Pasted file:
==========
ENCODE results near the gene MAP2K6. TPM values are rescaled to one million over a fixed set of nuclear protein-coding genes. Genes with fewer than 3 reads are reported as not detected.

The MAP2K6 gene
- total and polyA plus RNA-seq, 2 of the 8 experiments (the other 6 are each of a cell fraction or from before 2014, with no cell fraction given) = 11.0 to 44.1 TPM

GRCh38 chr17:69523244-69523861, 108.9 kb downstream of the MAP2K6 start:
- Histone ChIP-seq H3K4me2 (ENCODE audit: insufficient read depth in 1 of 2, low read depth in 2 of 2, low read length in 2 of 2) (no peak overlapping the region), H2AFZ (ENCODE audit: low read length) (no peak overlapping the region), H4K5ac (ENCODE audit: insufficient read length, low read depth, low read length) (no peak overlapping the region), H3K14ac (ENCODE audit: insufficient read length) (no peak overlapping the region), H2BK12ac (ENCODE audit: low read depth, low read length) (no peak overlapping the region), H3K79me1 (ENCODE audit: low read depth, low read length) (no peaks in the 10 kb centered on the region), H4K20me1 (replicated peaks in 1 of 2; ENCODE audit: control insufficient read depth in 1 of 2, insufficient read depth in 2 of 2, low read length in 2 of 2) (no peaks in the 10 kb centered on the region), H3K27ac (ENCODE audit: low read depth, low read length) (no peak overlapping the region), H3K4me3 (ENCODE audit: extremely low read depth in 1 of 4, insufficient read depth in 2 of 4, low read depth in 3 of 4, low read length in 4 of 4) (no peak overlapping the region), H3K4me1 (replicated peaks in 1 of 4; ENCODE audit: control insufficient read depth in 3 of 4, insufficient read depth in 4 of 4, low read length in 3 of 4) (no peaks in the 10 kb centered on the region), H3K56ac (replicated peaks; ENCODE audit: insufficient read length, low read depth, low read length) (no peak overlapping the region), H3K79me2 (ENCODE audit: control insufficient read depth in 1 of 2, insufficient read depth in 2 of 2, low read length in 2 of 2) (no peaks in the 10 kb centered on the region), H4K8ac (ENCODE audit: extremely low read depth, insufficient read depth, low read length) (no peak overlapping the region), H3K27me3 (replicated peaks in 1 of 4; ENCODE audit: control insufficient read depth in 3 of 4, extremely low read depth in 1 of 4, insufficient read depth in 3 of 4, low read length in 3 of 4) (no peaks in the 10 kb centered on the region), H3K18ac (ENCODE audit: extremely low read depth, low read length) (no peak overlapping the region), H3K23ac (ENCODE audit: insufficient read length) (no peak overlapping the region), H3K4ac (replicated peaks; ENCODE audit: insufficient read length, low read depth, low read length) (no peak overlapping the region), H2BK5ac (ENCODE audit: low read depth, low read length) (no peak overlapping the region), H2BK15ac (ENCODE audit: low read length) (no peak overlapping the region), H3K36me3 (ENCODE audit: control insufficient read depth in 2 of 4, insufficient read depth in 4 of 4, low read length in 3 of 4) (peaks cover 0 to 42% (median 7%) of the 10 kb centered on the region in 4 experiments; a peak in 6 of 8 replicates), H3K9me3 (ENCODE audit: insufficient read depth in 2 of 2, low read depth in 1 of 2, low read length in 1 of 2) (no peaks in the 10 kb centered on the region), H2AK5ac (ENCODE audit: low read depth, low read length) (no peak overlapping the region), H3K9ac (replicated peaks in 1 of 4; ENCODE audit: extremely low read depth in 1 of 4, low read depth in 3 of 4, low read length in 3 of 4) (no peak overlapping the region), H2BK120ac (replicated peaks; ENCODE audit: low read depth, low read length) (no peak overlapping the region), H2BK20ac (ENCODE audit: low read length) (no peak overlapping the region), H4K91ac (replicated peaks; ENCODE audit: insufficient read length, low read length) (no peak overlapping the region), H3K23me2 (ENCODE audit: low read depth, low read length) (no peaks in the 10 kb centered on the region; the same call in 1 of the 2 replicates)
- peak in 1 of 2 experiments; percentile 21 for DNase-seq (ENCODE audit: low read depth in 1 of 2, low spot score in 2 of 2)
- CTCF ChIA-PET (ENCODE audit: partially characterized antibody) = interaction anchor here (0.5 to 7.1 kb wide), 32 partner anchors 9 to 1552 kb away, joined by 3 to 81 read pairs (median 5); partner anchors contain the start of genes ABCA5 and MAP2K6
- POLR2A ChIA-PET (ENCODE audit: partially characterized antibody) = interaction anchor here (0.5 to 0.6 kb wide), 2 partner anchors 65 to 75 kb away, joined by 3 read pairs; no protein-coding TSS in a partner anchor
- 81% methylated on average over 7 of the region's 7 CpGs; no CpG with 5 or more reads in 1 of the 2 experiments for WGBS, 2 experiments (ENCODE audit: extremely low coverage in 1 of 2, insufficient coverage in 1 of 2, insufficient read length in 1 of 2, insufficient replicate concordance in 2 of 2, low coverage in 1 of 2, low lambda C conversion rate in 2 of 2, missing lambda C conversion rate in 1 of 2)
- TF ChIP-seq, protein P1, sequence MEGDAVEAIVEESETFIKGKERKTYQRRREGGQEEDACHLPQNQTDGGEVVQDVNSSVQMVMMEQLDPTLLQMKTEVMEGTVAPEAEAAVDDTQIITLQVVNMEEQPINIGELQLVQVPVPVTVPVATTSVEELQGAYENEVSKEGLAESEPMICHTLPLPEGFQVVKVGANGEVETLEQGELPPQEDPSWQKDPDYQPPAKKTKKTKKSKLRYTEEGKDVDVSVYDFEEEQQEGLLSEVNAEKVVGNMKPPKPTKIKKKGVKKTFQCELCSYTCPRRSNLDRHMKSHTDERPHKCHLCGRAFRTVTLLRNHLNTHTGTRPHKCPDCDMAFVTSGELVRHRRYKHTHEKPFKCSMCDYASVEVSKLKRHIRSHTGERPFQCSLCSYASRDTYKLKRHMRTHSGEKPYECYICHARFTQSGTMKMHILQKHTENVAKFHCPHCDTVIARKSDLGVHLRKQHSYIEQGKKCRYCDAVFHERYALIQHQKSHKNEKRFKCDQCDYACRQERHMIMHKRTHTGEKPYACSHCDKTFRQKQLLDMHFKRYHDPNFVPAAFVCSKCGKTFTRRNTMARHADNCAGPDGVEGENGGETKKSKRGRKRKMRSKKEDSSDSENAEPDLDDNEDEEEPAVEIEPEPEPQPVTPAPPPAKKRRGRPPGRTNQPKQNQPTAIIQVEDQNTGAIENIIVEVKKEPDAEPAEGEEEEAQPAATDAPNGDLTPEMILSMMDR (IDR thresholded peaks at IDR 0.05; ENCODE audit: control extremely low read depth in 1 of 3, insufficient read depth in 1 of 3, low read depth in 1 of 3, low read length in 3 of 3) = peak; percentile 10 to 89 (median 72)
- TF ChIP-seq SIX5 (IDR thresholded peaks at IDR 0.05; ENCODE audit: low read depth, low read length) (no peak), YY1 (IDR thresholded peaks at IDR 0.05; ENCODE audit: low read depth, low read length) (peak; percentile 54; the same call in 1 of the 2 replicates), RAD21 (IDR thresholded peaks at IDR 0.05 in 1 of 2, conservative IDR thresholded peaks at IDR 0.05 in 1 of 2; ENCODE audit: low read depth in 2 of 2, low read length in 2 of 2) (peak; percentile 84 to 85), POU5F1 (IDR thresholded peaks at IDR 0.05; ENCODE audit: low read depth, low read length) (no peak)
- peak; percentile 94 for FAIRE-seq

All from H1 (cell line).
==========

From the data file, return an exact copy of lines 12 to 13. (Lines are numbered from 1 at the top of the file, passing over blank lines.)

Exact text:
- peak; percentile 94 for FAIRE-seq

All from H1 (cell line).